(Note: By testing, I am not referring to the collection of self-administered questionnaires for depression, anxiety, or other problems in the routine course of clinical evaluations. Any discipline is allowed to collect and interpret those).

Doctor of Philosophy (PhD) is a university degree. PhD is awarded across many academic fields (chemistry, engineering, etc.) and psychology is one of those fields. After obtaining the PhD, individuals must obtain additional experience, pass national boards, and pass state boards to receive a state license in order to formally call themselves psychologists (not psychiatrists).

Doctor of Psychology (PsyD) is very similar to a PhD in psychology but has some differences. The PsyD alternative was introduced in the 1970s for students who were less interested in conducting research and more interested in providing direct patient care.

Psychotherapy (Counseling)

This is where it can get confusing. The three most common providers of psychotherapy are by far LCSW, LMFT, and LPC, but MD, DO, PhD, and PsyD are also well-qualified.

Licensed Clinical Social Worker (LCSW), Licensed Marriage and Family Therapist (LMFT), and Licensed Professional Counselor (LPC) are state licenses (there are some variations in these titles between states).

LCSW, LMFT, and LPC have completed similar paths that usually include four-year undergraduate university education, then a two-year master’s degree, and then additional experience of supervised clinical work with patients.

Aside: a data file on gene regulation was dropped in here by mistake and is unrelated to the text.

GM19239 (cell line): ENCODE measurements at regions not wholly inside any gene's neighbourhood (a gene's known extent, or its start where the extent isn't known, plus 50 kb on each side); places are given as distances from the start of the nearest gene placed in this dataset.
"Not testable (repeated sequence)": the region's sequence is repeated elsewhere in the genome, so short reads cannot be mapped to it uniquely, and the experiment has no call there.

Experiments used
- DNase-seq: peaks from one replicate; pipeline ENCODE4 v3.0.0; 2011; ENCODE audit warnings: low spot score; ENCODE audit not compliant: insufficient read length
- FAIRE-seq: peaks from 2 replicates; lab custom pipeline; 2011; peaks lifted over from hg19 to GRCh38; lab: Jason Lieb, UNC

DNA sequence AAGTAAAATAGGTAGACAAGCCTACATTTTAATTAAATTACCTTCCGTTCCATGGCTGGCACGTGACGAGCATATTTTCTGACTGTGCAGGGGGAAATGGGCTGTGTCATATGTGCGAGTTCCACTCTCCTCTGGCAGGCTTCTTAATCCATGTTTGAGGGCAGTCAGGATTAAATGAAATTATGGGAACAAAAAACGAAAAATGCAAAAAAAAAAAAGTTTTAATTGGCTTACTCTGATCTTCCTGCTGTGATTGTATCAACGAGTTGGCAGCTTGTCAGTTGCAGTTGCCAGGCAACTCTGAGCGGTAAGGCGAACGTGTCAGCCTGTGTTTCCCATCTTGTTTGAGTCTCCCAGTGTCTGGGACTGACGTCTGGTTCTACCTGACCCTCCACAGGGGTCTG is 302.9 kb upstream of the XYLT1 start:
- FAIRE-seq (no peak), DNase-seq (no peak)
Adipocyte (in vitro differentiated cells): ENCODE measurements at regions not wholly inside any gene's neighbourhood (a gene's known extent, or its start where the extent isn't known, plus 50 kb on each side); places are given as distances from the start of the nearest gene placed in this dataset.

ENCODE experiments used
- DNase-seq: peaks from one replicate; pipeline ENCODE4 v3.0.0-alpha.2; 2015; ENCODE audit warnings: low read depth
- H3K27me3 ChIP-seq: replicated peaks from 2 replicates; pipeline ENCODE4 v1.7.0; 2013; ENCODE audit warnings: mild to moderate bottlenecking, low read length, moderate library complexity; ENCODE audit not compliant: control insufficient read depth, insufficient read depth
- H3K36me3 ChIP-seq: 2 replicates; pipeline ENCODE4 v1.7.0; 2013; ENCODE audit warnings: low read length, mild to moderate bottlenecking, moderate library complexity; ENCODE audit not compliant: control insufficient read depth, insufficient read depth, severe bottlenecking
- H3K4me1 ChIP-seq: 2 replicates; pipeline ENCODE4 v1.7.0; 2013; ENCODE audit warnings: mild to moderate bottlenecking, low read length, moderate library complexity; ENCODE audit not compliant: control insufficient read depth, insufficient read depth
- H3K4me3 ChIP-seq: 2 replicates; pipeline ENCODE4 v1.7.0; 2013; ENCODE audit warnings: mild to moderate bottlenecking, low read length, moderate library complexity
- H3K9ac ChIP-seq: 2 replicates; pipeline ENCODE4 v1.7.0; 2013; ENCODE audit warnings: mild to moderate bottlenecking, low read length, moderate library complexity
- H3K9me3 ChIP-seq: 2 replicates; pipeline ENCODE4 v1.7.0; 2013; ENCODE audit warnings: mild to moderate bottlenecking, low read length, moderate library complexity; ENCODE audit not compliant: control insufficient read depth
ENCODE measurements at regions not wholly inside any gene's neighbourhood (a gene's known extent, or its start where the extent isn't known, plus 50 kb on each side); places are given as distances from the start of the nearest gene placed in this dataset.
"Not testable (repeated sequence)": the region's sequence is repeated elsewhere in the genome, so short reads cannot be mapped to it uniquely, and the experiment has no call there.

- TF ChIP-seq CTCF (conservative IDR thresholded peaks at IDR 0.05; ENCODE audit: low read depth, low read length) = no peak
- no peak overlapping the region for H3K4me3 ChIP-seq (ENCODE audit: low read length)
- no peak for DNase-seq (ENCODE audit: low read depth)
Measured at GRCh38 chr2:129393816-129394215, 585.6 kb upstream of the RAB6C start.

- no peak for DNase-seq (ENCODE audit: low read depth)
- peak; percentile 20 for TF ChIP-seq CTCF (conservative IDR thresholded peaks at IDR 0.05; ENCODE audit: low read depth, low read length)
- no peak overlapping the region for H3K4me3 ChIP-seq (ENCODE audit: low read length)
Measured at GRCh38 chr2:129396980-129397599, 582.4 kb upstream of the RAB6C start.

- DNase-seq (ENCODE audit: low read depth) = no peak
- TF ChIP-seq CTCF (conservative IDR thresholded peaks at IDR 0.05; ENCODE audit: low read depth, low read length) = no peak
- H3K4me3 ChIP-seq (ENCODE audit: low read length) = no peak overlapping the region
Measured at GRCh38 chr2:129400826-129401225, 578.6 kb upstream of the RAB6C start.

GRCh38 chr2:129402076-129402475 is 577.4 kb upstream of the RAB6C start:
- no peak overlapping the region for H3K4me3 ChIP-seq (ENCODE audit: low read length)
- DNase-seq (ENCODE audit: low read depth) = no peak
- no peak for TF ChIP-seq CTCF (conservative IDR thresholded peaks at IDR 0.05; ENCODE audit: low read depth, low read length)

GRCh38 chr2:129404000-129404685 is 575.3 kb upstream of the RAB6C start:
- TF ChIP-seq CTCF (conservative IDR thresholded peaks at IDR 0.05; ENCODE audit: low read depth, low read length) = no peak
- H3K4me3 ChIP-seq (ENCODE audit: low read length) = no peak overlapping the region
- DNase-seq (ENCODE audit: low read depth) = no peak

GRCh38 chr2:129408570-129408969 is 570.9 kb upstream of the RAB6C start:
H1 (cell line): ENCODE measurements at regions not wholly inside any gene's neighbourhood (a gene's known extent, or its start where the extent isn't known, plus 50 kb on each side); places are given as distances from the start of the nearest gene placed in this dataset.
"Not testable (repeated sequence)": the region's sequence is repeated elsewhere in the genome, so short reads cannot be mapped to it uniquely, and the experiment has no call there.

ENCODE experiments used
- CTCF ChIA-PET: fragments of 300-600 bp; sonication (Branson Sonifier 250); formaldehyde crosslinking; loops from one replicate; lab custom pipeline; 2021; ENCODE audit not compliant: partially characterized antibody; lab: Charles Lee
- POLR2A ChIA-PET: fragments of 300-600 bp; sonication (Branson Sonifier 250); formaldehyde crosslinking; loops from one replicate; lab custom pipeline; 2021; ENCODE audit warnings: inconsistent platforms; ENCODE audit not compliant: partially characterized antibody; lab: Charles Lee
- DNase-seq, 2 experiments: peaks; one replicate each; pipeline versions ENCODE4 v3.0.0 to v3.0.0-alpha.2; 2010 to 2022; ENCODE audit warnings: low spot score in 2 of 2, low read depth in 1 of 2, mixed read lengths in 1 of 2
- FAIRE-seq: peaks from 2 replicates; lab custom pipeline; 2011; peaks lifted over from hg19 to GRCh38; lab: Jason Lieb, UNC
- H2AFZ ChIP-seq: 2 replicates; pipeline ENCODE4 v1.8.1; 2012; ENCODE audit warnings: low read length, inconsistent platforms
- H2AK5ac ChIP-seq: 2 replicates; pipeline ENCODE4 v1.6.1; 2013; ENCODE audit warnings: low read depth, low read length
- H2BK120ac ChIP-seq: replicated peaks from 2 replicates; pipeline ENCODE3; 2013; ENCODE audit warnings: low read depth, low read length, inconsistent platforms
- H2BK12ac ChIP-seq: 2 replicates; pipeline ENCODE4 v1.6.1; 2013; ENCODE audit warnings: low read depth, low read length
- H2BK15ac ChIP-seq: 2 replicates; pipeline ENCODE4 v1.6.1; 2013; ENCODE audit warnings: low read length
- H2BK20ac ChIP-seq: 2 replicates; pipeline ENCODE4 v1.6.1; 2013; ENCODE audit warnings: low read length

What about all those “extra-training” achievement credentials?

Perhaps the most important thing to know is that none of them are required to practice.  The extra credentials are, as we say in Louisiana, lagniappe.  They may or may not be helpful when searching for help. Are you looking for the “best” psychotherapist? An LPC who took the optional national board exam to achieve the extra NCC (National Certified Counselor) credential might be better than the average LPC, but not all good LPCs have opted to take the NCC exam.  Are you looking for play therapy? A therapist who underwent optional training to get the extra RPT (Registered Play Therapist) credential from the Association for Play Therapy may be better trained than average, but not all therapists who conduct good play therapy opted to pursue RPT training.

How do I find the best clinicians?

There is no simple answer. Probably the most common way to find the best clinicians in your community is, for better or worse, by word of mouth. Ask friends, internists, pediatricians, and other types of primary care providers for recommendations.  There is no single answer for who is the best for making diagnoses or conducting treatment. MDs have the longest and widest breadth of training across all medical syndromes. PhDs have the most intense training in psychological theory and research. LCSWs, LMFTs, and LPCs who have practiced for many years may have the most in-depth counseling experiences with patients in the office.

It really depends on the individual clinician (which I have written about in a previous post titled Four Reasons Why Potential Patients Do Not Seek Treatment, December 27, 2017). Much depends on the personal attributes of the clinicians, their additional specialty training, and their years of individual experiences as clinicians.  

To find a therapist or mental health professional near you, consult the Psychology Today Therapy Directory.